If you have been around your crypto friends recently, you might’ve noticed they’ve been more excited than usual. Bitcoin value has skyrocketed this week, reaching all-time highs in value. But what exactly is a cryptocurrency? Let’s go back to basics.
By definition, cryptocurrency is a virtual or digital currency that hardly exists in physical form. It’s decentralised and distributed, which means no single person, government, or company controls it.
It’s important to note that all cryptocurrencies are different, and are set up in different ways. We’ll mostly be referring to Bitcoin in this explainer. Let’s start with ‘the blockchain’ and the role it plays.
What is a blockchain?
It’s a ledger (which is like a collection of financial records) of the cryptocurrency transaction records. These records are available publicly to anyone using the cryptocurrency. That said, you can’t actually see any personal identification attached to the transaction, that specific information is private.
The purpose of the blockchain is to remove any need for centralised record-keeping (which is what a bank or credit card company would do). Furthermore, blockchain technology makes it practically impossible to change any records of transactions, tackling any fraud issues. This means no government or central banks can manipulate or change the blockchain.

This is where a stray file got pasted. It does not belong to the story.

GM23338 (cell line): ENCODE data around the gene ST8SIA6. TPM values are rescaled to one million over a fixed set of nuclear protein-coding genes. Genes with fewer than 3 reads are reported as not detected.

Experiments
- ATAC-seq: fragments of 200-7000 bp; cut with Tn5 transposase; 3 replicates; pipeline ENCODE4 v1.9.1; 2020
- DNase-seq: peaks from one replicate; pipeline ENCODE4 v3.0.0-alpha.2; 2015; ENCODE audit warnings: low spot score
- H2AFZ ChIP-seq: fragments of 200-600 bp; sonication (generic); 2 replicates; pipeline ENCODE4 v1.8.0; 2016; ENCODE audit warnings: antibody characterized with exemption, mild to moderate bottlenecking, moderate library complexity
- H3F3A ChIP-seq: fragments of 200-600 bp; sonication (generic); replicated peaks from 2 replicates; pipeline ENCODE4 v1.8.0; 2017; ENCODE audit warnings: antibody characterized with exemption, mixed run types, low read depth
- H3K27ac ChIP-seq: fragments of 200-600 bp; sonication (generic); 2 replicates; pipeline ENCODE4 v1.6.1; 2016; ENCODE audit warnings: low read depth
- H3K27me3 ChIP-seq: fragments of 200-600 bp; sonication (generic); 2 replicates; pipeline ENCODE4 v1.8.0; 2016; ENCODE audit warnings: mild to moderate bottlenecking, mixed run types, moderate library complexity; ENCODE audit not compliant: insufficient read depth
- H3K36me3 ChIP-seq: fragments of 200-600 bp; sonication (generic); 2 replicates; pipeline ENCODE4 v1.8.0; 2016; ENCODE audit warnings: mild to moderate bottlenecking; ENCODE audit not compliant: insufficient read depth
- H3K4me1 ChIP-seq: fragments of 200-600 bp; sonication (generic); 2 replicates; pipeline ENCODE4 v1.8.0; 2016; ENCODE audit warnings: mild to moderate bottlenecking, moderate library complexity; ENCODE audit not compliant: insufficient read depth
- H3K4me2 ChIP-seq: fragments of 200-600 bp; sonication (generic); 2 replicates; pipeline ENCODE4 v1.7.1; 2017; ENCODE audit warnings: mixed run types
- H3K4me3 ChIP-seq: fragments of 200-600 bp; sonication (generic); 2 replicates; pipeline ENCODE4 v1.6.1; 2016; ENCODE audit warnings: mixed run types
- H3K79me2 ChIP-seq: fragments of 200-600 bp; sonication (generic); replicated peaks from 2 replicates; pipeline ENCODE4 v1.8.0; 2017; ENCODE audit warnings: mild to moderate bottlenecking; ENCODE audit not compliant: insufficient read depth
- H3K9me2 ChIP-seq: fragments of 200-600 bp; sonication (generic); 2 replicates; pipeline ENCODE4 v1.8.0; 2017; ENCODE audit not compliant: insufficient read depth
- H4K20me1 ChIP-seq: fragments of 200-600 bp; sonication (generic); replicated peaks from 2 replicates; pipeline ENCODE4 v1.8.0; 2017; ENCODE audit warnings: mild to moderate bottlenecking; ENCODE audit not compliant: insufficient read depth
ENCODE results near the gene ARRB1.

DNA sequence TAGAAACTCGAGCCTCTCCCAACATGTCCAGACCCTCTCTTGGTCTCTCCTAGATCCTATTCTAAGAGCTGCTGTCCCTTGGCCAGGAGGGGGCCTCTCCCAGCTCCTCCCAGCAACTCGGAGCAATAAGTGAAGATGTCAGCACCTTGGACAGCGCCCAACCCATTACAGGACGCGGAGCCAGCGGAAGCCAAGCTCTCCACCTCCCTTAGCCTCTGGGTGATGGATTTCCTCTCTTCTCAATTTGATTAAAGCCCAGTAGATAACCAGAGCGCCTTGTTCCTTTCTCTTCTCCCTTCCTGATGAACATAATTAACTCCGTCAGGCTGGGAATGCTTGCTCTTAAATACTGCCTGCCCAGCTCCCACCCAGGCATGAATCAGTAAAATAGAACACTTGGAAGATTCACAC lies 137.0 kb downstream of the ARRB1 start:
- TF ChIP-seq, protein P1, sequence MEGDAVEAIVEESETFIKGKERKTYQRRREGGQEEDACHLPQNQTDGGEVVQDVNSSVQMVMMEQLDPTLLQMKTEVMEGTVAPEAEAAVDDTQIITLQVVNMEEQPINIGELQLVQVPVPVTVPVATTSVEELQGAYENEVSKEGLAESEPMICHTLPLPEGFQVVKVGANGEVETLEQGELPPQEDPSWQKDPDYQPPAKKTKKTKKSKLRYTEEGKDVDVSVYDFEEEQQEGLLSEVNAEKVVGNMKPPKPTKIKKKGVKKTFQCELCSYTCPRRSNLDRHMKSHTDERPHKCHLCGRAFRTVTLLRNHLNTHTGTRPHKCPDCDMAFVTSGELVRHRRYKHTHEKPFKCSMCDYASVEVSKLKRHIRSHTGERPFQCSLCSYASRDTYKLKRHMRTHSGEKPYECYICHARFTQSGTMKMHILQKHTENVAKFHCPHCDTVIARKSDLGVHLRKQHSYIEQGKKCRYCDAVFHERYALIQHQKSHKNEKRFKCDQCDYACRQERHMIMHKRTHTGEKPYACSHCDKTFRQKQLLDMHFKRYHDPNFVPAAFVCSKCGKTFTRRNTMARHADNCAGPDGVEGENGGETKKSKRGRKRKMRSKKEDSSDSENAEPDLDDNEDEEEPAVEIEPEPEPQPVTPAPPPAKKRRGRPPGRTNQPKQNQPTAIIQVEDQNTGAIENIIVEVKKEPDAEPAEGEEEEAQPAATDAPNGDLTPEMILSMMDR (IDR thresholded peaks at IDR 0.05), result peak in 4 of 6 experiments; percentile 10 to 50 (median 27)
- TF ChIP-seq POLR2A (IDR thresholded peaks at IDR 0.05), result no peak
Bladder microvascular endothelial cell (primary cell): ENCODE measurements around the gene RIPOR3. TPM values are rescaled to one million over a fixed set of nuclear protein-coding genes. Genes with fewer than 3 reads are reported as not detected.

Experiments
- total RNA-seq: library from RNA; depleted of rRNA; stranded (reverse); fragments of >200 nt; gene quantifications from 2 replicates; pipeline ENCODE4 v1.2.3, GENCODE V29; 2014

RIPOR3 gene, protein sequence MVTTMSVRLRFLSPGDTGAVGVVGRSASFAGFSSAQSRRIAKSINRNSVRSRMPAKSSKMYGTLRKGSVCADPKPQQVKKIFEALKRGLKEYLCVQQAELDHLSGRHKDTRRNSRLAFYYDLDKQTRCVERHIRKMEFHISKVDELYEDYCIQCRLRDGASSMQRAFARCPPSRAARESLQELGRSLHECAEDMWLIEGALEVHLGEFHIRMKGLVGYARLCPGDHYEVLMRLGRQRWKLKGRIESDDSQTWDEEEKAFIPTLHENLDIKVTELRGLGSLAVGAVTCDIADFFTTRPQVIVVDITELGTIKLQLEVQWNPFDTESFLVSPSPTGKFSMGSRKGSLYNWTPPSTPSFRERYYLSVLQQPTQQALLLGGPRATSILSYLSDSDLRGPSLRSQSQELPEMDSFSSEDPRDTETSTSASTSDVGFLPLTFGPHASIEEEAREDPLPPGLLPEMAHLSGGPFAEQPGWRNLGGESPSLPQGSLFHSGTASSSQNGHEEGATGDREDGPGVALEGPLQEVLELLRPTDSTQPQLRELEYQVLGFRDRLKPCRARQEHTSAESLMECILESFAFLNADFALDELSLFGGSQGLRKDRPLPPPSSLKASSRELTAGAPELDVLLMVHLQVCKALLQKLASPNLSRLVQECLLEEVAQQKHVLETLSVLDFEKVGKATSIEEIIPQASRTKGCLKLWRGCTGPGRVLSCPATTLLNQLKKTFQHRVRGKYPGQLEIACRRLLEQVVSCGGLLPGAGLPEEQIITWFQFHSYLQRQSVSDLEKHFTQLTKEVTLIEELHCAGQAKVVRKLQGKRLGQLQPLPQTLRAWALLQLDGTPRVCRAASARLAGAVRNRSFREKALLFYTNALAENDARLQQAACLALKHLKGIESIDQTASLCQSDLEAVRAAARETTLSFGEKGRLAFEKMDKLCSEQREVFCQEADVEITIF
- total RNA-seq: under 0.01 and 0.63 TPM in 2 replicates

So can you use cryptocurrencies to buy things?
Yes. Some companies accept cryptocurrencies like Bitcoin straight up. But a lot of places that accept Bitcoin actually convert it to fiat currency (like USD or AUD) at the purchase. So they’re not actually accepting Bitcoin, but the buyer is using Bitcoin to purchase it.
Why would anyone have cryptocurrency in the first place?
A complicated and great question. Speculation and protection. Speculators hope the price of cryptocurrency will go up so they make money. Those that use cryptocurrencies also tend to do so because they want to attempt to protect their purchasing power from central banks printing money and devaluing the currency with inflation.
The separation from governments means that even if there’s turmoil within a country, cryptocurrencies have the potential to retain value. Having more private and secure money without the risk of governments and central banks is appealing to people.
Additionally, cryptocurrencies pride themselves on the seamless ability to make transactions and transfers between two parties, as there is no need for a third party, like a bank.